Perhaps it might be a good idea to change the tittle of this thread.
Might not be a bad idea. It seems that most people came into the thread thinking that I was suggesting shocking the landshark phase right out of the puppies, which was not what I meant.
I have been called archaic and old school, but I generally believe in letting puppies grow and discover things throughout the first 6 months. Yes, I do some small corrections, but most of the time, I am simply trying to use distraction as a means of surviving the puppy stage.
I don't want the puppy to live in a world of No.
For me, the point where I first begin to start
serious training is at 6 months. That's when he wore a pinch collar for the first time. That's when I bought the e-collar.
The other dogs I had were actually pretty well behaved during the puppy-phase (I see that now. At the time I thought they were a handful, but I had no idea...) The biggest problem I had with either of my other two GSDs was pulling in the leash when we went for a walk -- something that is not a big deal and is easily corrected once we start working on training.
This guy is different. He didn't pull on the leash, He spun around, bit feet, tried to herd cars... all sorts of things. That is more of a challenge. And the car chasing thing was a real concern. I can accept working through things, but that was dangerous, and had to be stopped.
As far as the people who seem offended that I would want to "assert my will" on the puppy -- I guess I just don't understand why that bothers you so much...? Ninja joined my pack
. He needs to fit into it -- for his sake as well as the rest of the pack. As the head of the pack, it is my responsibility to make sure he fits in. That is exactly the same as would happen in the wild. The new puppy doesn't come along and make new rules, and everyone else tries to adjust. When a new pup gets out of line, Alpha brings him back into compliance.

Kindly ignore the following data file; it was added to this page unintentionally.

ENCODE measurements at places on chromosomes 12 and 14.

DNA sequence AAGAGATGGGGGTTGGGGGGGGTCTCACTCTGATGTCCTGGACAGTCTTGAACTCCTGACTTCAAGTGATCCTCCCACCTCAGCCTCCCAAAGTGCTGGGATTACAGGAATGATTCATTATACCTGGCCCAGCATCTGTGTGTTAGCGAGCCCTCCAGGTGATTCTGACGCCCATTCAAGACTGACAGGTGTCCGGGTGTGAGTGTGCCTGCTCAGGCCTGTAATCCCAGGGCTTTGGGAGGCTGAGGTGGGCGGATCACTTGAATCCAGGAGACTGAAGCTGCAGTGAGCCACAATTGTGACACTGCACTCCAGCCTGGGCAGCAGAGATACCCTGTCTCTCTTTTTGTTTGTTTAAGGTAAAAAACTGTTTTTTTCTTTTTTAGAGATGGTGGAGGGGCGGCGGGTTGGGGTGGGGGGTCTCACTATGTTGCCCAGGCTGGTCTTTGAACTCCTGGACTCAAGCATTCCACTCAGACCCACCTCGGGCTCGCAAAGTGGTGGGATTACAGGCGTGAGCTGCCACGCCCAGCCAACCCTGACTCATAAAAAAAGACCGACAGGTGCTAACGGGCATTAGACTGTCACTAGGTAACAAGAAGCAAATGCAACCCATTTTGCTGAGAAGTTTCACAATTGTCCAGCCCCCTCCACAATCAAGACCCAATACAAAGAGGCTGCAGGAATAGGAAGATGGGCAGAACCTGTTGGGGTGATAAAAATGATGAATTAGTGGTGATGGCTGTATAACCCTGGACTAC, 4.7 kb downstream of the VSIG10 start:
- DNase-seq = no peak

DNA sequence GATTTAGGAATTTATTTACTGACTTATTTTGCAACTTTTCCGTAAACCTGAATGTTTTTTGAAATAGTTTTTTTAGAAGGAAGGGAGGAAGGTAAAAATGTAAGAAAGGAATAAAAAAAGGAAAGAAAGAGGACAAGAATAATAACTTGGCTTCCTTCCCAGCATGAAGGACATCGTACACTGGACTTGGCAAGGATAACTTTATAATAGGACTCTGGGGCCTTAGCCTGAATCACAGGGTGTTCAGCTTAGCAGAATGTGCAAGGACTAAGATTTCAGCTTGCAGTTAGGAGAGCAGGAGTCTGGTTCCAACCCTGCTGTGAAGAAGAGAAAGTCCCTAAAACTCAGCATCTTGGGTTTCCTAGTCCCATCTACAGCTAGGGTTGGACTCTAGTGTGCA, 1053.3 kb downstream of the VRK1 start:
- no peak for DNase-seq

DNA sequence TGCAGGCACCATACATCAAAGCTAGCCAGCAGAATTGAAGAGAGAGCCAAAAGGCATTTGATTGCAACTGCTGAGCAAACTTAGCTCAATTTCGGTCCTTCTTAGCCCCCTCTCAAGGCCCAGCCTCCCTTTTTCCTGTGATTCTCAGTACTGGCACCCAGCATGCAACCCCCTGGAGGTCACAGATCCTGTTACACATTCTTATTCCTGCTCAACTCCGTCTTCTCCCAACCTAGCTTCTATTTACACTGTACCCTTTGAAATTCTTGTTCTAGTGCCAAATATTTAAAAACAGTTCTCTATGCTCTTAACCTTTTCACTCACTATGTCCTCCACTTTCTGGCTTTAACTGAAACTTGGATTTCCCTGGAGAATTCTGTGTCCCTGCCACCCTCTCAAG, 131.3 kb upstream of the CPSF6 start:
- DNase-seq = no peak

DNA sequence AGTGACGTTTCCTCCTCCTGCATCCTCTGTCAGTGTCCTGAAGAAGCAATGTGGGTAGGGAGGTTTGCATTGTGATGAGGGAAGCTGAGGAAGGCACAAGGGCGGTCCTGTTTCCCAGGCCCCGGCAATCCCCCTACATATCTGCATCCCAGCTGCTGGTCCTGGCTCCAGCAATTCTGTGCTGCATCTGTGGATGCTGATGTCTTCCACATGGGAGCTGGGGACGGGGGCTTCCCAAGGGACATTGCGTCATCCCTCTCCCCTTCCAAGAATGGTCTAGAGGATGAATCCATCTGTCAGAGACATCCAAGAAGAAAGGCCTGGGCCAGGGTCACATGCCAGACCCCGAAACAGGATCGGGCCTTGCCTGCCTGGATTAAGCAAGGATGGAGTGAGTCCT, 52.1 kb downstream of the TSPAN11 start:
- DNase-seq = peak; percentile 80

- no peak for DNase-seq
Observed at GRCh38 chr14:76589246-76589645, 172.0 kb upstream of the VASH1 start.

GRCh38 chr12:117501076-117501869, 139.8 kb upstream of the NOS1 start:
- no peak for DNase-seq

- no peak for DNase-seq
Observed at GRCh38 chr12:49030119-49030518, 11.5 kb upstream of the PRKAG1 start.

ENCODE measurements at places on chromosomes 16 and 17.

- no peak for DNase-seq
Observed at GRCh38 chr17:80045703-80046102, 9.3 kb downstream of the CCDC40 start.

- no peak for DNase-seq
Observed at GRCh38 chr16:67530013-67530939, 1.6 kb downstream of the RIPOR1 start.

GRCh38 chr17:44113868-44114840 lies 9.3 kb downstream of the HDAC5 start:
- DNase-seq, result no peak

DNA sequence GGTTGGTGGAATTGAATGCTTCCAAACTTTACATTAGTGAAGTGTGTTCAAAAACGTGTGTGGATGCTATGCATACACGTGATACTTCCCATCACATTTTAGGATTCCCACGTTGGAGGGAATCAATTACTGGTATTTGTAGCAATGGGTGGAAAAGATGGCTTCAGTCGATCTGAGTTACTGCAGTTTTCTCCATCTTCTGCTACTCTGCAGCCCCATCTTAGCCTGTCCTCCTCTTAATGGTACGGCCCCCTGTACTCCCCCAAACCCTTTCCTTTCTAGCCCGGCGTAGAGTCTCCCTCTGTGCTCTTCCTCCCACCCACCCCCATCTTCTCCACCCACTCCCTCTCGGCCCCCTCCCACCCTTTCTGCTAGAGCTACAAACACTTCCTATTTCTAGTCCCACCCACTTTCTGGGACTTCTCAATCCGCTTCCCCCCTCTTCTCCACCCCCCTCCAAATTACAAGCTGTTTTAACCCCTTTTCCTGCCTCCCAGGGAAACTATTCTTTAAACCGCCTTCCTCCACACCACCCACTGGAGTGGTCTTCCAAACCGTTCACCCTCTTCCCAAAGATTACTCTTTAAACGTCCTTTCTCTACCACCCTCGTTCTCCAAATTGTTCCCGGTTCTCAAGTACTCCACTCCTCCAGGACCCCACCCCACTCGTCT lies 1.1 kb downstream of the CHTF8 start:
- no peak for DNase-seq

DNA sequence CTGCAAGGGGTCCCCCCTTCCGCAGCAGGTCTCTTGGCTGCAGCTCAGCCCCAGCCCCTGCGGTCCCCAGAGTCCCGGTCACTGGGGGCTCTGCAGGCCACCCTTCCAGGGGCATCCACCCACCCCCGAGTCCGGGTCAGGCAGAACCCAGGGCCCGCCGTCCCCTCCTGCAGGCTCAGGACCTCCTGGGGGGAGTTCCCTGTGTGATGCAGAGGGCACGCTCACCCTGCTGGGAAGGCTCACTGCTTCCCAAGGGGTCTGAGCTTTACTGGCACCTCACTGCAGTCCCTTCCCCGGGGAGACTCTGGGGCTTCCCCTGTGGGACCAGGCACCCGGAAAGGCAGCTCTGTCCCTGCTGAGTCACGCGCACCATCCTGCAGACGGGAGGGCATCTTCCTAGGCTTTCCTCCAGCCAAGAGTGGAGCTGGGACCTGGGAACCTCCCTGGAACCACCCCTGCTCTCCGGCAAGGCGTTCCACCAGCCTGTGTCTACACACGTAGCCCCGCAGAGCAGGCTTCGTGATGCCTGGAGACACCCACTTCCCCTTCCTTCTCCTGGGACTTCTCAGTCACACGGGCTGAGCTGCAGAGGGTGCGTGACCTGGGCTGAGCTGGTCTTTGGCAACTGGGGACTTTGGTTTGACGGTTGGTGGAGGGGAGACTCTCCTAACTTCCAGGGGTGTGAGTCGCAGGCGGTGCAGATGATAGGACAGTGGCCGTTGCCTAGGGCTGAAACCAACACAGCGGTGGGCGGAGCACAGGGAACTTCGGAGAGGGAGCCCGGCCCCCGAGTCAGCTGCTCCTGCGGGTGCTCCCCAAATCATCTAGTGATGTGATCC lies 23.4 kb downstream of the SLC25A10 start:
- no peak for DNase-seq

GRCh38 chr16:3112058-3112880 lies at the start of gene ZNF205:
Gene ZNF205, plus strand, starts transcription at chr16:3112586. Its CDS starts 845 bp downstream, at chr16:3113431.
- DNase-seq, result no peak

I'm not running a democracy here. He needs to fit in. And he is doing very well at that. The upside is that he is much happier now. He goes for rides, and gets to explore new places. He gets several walks a day. Everyone is more willing to engage him in play because they don't have to worry about it ending with bruises and lacerations. Yeah, sometimes he still plays too rough, but he's starting to understand that when that happens, he needs to dial it back. Over all, he is a lot more calm these days, and sweeter to everyone in general. His aggressive behavior in play has been tempered mostly, and he is not nearly as pushy as he was before. He is more fun to be around.
All of that isn't because of the e-collar, of course. (He doesn't wear it inside at all). What the e-collar did was bring back two very important activities: The walk and the car-ride. Two things I had to discontinue because of his over-aggressive attitude towards cars. Getting those again -- and more of them -- makes him calmer in general. And makes me happier, because I love taking him places.
I really don't care if this makes me out to be Attila the Hun in the eyes of some people (who have never met me -- or Ninja). I'm trying to do what is best for Ninja -- and my family. The e-collar helped that. Tremendously.